One answer to "Class Warfare" is to reach out to those in need. Social structures are somewhat ridiculous when you think about it in the right light! In our society, I might be regarded as rich by some standards and poor by others. But in Christ, we're all beggars... it's just some beggars know where to find the bread.

Building real, unconditional relationships with "those people" means a bit of discomfort & sacrifice. No politician will give them hope. Oh, sure. There will be some with salesman smiles and smooth voices that will give comforting words. But real hope doesn't come from capital hill. It comes from us being the hope to those who need it. Change comes from our house, not the white house.

"He defends the cause of the fatherless and the widow, and loves the alien, giving him food and clothing." Deut 10: 18

I think our calling is less to tell the poor how to fix their own lives... rather be instrumental in helping them fix their world. We are to give food, clothing & care to the foreigner. Next time you see a "Mexican" out "stealing a job," remember that G_d loves the widows, orphans & "Mexicans."

If a person grows up in an "unwed home" & the person feels loved, valued & accepted by those of us with conservative values... if they don't receive such love from their family, don't you think they will try to turn to our example to replicate in their family? I know that it's not a perfect solution. But the only solution I can see to our nation's problem relies in our people turning back to G_d & G_d's command.

Okay, imma hang up now... cuz i feel like this call is going long and i'm getting more random...

Lookie! A bunny!

Greg and Kim said...

I read The Search for Christian America recently (great book), and I was actually outlining it this morning (it's that good) when I came upon these quotes that made me think of this blog:
"The equations b/t the number of Christians in a society and the positive cultural results is never a simple one. Often, in fact, the positive influences seem not to predominate. To resolve these apparent paradoxes it may be helpful to use the image of the salt of the earth. That is, Christianity acts as a retardant against the natural tendencies of cultures built on sinful human nature to fall into decay."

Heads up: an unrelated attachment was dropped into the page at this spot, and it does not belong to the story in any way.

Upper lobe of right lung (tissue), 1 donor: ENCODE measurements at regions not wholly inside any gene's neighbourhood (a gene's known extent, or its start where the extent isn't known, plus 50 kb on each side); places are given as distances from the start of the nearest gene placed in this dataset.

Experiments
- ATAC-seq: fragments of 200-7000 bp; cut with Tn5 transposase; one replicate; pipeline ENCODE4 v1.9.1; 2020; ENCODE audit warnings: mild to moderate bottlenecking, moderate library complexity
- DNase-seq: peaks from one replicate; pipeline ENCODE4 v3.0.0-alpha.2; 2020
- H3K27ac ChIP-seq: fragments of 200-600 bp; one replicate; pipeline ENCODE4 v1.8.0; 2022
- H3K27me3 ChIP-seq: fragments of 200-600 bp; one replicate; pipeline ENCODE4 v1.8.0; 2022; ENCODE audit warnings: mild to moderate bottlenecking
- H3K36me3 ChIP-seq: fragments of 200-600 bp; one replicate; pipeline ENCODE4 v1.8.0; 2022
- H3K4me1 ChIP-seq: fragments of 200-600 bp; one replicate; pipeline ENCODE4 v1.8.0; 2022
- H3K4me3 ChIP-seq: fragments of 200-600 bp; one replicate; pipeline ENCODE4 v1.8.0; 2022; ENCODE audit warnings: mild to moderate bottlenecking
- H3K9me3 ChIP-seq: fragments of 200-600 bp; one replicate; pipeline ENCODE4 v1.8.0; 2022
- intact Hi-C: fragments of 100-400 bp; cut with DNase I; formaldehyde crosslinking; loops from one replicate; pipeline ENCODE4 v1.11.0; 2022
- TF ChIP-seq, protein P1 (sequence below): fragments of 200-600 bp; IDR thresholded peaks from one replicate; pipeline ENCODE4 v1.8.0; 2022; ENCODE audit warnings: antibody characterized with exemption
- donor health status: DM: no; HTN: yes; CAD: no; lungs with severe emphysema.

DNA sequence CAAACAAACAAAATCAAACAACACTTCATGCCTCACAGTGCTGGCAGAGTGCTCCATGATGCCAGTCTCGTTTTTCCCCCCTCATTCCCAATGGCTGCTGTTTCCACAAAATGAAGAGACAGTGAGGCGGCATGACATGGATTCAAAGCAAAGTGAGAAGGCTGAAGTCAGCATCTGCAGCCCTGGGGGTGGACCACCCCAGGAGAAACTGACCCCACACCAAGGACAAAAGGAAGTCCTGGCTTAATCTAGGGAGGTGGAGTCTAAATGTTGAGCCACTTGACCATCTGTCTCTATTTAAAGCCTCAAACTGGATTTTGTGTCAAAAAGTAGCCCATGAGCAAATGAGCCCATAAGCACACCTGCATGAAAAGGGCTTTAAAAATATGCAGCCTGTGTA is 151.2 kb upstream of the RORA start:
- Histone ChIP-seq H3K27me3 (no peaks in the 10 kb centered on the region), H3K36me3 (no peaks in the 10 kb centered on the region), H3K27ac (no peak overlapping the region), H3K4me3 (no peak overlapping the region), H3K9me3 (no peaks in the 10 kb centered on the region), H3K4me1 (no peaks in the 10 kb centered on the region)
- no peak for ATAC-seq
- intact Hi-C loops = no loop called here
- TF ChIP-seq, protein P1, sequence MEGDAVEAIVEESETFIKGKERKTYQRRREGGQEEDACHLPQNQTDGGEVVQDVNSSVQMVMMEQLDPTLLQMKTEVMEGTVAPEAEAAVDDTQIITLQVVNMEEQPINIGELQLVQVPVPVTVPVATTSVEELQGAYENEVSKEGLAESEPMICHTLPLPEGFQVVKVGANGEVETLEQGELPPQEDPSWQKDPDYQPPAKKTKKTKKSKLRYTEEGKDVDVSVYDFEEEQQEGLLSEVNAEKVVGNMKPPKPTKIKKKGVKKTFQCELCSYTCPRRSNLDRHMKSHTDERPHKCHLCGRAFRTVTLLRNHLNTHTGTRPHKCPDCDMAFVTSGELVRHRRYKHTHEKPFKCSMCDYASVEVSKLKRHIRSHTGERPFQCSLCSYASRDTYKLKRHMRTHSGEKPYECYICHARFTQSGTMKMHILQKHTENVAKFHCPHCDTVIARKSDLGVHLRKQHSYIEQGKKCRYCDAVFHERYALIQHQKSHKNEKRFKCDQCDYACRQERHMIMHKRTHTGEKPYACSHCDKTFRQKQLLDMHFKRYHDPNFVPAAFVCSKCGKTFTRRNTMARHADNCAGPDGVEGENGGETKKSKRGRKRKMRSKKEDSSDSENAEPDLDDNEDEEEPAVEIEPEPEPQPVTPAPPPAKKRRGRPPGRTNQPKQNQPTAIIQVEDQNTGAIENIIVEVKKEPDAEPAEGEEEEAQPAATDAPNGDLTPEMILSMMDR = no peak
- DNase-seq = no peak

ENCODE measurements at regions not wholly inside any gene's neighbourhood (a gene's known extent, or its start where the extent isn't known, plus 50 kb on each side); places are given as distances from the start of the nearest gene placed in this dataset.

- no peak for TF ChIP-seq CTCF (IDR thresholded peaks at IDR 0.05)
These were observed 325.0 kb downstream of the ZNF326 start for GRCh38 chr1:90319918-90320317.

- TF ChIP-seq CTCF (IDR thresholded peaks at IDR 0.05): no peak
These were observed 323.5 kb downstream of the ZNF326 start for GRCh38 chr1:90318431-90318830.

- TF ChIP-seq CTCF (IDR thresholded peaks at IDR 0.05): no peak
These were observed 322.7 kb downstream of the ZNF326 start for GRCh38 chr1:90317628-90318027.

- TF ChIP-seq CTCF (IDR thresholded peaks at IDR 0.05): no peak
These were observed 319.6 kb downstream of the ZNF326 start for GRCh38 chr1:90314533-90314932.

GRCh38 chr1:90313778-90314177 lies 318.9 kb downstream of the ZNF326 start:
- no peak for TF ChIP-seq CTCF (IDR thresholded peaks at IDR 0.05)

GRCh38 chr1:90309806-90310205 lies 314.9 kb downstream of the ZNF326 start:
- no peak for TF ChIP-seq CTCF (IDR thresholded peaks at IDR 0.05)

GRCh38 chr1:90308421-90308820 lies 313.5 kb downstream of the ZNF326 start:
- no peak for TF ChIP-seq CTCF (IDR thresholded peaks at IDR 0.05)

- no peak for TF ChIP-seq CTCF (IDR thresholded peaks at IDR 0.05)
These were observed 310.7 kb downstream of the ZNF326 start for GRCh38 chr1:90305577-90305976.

The book goes on to warn about Christian humility, especially in politics, since none of us "have the final blueprints for establishing the Kingdom of heaven on earth." And we should remember that the relationship b/t Christianity and culture is always reciprocal, that both are transforming each other at the same time.

It then says, "Yet the combination of these two views does not reduce the urgency...of our cultural task. If anything, we should use such obligations to apply Christianity to all areas of life even more urgently. Yet as we do so, we should recognize that the positive effects of Christianity are basically those of mitigating the fundamentally distorted character of human cultural life."

I liked that perspective. Whenever I hear dire facts like the ones you site, my tendency is to freak out b/c the situation is so overwhelming. Yet, b/c it is overwhelming, the end result is that I do nothing meaningful to fight it. After all, what can one person do to turn around a whole culture? It's just discouraging. But I like the idea of us being the salt of the earth. Our goal is to do all we can to reflect and bring about the Kingdom. In that sense, sometimes it is better for me to look at the little picture of our world and influence instead of focusing on--and getting depressed by--the big picture.
--Kim

bekster said...

Good point, Kim. I think part of the way that practically works is by doing what Pete mentioned. Another way is by simply living our own lives in godly ways ("let your light shine before men," etc.). I think we tend to underestimate the power of unconditional love (at least I tend to forget about its effects). It IS so easy to get depressed by what is happening around us, but we have a source for hope, joy, and love. Maybe in these depressing time, others will be more receptive to what we can offer them.

C. S. Fox said...

I have worked in the S.C. prison system for over 17 years and the one thing that sticks out as a sore thumb is that most of the inmates have only had mothers or grandmothers taking care of and/or raising them.